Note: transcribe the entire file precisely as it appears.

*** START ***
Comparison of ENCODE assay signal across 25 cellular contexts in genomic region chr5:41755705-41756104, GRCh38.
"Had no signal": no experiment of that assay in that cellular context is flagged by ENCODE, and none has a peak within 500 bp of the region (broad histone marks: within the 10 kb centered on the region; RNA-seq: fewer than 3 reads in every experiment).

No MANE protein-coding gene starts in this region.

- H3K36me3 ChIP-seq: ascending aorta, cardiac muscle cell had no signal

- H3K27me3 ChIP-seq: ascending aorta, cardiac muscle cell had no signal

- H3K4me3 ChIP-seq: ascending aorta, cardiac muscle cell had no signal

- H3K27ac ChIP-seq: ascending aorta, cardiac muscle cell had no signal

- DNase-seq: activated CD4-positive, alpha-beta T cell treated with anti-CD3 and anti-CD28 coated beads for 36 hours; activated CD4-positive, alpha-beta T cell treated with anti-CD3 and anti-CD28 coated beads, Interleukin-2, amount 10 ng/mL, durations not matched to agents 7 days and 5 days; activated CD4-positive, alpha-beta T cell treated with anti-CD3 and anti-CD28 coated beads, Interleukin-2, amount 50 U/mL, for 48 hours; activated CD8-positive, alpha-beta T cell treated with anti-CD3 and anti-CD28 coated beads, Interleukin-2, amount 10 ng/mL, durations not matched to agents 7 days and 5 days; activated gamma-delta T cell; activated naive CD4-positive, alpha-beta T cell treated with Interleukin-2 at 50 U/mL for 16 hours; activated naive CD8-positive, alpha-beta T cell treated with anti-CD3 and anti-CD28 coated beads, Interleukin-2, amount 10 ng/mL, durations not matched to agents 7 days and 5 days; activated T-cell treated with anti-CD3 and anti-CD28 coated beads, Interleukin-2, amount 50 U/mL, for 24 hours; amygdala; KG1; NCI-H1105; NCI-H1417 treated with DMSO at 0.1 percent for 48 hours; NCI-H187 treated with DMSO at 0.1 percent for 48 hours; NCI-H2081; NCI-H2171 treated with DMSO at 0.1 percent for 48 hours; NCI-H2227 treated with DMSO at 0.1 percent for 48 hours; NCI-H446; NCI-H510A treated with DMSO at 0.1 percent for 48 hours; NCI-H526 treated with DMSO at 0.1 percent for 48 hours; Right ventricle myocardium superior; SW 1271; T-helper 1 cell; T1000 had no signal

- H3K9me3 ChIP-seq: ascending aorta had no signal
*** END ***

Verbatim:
Comparison of ENCODE assay signal across 25 cellular contexts in genomic region chr5:41755705-41756104, GRCh38.
"Had no signal": no experiment of that assay in that cellular context is flagged by ENCODE, and none has a peak within 500 bp of the region (broad histone marks: within the 10 kb centered on the region; RNA-seq: fewer than 3 reads in every experiment).

No MANE protein-coding gene starts in this region.

- H3K36me3 ChIP-seq: ascending aorta, cardiac muscle cell had no signal

- H3K27me3 ChIP-seq: ascending aorta, cardiac muscle cell had no signal

- H3K4me3 ChIP-seq: ascending aorta, cardiac muscle cell had no signal

- H3K27ac ChIP-seq: ascending aorta, cardiac muscle cell had no signal

- DNase-seq: activated CD4-positive, alpha-beta T cell treated with anti-CD3 and anti-CD28 coated beads for 36 hours; activated CD4-positive, alpha-beta T cell treated with anti-CD3 and anti-CD28 coated beads, Interleukin-2, amount 10 ng/mL, durations not matched to agents 7 days and 5 days; activated CD4-positive, alpha-beta T cell treated with anti-CD3 and anti-CD28 coated beads, Interleukin-2, amount 50 U/mL, for 48 hours; activated CD8-positive, alpha-beta T cell treated with anti-CD3 and anti-CD28 coated beads, Interleukin-2, amount 10 ng/mL, durations not matched to agents 7 days and 5 days; activated gamma-delta T cell; activated naive CD4-positive, alpha-beta T cell treated with Interleukin-2 at 50 U/mL for 16 hours; activated naive CD8-positive, alpha-beta T cell treated with anti-CD3 and anti-CD28 coated beads, Interleukin-2, amount 10 ng/mL, durations not matched to agents 7 days and 5 days; activated T-cell treated with anti-CD3 and anti-CD28 coated beads, Interleukin-2, amount 50 U/mL, for 24 hours; amygdala; KG1; NCI-H1105; NCI-H1417 treated with DMSO at 0.1 percent for 48 hours; NCI-H187 treated with DMSO at 0.1 percent for 48 hours; NCI-H2081; NCI-H2171 treated with DMSO at 0.1 percent for 48 hours; NCI-H2227 treated with DMSO at 0.1 percent for 48 hours; NCI-H446; NCI-H510A treated with DMSO at 0.1 percent for 48 hours; NCI-H526 treated with DMSO at 0.1 percent for 48 hours; Right ventricle myocardium superior; SW 1271; T-helper 1 cell; T1000 had no signal

- H3K9me3 ChIP-seq: ascending aorta had no signal